In the present study, we found the beneficial effect of moderate exercise on fatigue and pain for CVI patients. There are many factors which contribute to the association between the physical activity and fatigue. Individuals with CVI can continue their physical activity to avoid excessive fatigue.[51] Calf muscle fatigue, being the most essential factor of fatigue in CVI, may be a particularly important determinant in the compliance of CVI patients to perform physical activity. In previous studies, muscle fatigue was found to be strongly influenced by a failure of Ca2+ release and depressed NaC-KC-ATPase enzyme activity.[52,53] Another factor contributing to fatigue may be the increased lactic acid levels in skeletal muscles.[41] It has been thought that the pumping mechanisms of calf muscles and the vasodilatation of the vessels may not be effective enough in patients with a low level of physical activity. Additionally, increased levels of stress and forceful efforts may lead to insufficient time for recovery. However, moderate-intensity exercise was shown to have a greater effect on reducing fatigue and increasing walking endurance than vigorous-intensity exercise. This outcome can be attributed to the nature of the mechanism of physiological changes as a result of exercise. It is well-known that regular exercise induces stress and must attain a certain level of stress for adaptation to occur.[54] Forty-two trials involving 3,816 participants showed that exercise resulted in significant reductions in fatigue (standardized mean difference 0.32, 95% CI 0.13 to 0.52) and a significant negative correlation was found between the aerobic exercise intensity and reduced fatigue.[55]

In CVI, immobilization of the limbs for two weeks leads to prolonged venous hypertension that can produce pain[10] due to impaired functional sympatholysis.[42] A moderate level of activity, but not low and high-level, may be an option to reduce CVIrelated pain. The link between moderate physical activity and reduced pain incidence, intensity and/or pain sensitivity have indicated the requirement to select quantitative sensory test assessments.[56] Although the level of physical activity could be measured with certain devices to be more accurate, the IPAQ was used in our study, as in many clinics, due to unavailability of these devices in our facility. On the other hand, this limitation can be tolerated, as the IPAQ could be easily applied and adopted in clinical practice.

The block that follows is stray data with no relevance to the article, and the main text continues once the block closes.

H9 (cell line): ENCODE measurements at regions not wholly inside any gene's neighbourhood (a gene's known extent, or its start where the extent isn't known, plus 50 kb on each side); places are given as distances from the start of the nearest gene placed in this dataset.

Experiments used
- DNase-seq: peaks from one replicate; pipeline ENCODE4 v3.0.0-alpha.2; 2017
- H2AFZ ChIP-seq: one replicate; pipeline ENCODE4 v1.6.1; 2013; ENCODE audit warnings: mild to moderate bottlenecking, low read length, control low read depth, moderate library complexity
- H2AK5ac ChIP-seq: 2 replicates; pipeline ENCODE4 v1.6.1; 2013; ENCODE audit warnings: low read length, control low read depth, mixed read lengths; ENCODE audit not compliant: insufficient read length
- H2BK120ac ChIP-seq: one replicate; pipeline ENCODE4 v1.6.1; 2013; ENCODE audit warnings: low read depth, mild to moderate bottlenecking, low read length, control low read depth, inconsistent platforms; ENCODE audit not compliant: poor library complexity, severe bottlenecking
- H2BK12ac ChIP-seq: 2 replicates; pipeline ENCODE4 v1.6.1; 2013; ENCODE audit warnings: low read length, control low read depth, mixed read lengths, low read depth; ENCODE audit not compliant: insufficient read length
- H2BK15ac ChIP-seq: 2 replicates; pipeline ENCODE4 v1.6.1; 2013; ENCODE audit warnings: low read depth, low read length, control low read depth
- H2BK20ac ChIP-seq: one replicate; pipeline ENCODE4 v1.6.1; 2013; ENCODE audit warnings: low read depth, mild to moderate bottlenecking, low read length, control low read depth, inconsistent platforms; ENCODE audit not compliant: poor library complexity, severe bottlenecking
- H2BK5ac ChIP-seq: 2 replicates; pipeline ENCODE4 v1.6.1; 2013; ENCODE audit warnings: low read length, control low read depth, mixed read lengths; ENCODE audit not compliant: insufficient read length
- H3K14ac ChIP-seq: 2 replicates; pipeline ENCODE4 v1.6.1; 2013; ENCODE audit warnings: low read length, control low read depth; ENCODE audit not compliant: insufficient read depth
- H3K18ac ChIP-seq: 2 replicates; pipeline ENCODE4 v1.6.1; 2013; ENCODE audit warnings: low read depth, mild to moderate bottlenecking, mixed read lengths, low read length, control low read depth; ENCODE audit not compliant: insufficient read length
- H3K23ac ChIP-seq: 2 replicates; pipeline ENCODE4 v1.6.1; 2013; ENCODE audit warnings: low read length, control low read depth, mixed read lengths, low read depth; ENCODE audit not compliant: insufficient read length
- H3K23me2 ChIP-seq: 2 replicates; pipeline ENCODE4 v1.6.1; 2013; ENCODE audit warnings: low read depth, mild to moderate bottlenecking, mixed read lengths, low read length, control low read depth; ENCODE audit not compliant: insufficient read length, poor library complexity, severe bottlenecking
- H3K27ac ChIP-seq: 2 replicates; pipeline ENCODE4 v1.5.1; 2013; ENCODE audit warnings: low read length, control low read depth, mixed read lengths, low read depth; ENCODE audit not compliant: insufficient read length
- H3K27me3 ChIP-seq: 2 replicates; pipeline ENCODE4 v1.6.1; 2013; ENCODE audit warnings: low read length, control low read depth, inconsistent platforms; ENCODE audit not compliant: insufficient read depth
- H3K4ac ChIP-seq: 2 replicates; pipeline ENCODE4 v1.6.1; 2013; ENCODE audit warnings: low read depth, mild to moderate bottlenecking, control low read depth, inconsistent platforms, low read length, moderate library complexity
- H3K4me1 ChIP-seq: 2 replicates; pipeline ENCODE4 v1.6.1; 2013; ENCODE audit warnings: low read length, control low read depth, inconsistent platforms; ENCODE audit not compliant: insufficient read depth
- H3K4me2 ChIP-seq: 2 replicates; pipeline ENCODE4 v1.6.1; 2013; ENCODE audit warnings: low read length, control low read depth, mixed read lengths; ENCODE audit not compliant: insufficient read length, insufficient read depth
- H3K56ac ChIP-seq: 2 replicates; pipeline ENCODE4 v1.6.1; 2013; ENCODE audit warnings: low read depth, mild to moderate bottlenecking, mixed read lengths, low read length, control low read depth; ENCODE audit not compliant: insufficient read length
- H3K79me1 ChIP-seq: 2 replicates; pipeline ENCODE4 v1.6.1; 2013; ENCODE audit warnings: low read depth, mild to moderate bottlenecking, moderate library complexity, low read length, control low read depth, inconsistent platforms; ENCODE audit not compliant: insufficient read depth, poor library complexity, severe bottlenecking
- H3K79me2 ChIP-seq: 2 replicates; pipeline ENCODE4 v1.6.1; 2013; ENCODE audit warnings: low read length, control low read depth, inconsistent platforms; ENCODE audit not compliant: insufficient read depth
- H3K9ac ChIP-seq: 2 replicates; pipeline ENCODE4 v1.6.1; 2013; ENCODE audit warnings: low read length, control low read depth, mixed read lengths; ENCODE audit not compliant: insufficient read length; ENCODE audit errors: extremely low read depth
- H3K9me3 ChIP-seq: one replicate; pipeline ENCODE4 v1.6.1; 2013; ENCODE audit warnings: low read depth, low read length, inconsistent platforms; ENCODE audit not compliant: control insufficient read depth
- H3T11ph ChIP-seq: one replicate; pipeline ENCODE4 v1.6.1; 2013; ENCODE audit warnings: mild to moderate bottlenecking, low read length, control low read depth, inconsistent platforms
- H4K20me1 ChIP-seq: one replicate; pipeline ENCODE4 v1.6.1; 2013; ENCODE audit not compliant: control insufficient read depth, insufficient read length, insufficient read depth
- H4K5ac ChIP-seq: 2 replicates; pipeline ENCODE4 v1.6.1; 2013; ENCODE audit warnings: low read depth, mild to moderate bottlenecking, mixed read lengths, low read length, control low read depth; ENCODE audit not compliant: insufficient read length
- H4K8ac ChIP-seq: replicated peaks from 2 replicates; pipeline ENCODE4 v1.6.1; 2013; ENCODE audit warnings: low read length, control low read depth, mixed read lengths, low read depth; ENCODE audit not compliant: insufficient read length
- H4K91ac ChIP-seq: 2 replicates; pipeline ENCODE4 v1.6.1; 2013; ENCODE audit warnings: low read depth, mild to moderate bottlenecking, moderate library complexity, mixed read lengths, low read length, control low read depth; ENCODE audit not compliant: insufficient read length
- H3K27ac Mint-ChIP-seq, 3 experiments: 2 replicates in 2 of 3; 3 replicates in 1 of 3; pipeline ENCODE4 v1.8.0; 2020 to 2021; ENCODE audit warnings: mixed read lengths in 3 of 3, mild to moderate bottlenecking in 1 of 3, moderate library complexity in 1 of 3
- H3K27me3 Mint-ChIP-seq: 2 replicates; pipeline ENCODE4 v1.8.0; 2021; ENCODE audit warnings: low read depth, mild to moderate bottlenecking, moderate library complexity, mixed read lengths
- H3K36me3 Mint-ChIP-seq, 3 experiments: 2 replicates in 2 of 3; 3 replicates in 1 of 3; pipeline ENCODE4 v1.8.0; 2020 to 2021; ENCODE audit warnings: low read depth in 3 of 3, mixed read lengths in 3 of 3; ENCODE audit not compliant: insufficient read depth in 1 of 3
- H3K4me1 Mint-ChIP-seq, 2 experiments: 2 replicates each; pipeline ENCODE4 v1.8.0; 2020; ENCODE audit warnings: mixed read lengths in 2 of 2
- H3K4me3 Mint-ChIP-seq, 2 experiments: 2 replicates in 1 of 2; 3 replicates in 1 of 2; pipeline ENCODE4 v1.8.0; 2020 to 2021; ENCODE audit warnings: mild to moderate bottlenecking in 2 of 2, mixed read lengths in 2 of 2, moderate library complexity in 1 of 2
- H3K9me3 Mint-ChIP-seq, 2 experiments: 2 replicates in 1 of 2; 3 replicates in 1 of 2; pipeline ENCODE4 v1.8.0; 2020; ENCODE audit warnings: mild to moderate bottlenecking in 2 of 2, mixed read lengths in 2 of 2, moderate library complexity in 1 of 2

To date, no study has examined the most optimal level of physical activity in patients with CVI. Physical activity is an important factor for individuals with vascular leg problems.[20] In all previous reviews, all types and intensities of physical activity were collected and there has been a lack of evidence on the safety and efficacy of exercise in relation to dose.[57,58] Determining the most optimal level of physical activity to control CVI symptoms may be useful for the prevention of disease progression and its adverse consequences. In addition to physical activity recommendation, the effort level may have a critical role in this patient population. Therefore, the effects of different levels of physical activity on CVI symptoms should be investigated in further studies.

In conclusion, our study results suggest that a moderate level of physical activity may be helpful to overcome symptoms such as pain and fatigue in patients with chronic venous insufficiency with improved quality of life.

Declaration of conflicting interests
The authors declared no conflicts of interest with respect to the authorship and/or publication of this article.

The authors received no financial support for the research and/or authorship of this article.


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Keywords : Fatigue Severity Scale, International Physical Activity Questionnaire, physical activity, Venous Insufficiency Epidemiological and Economic Study Quality/Symptom Scale, visual analog scale, venous insufficiency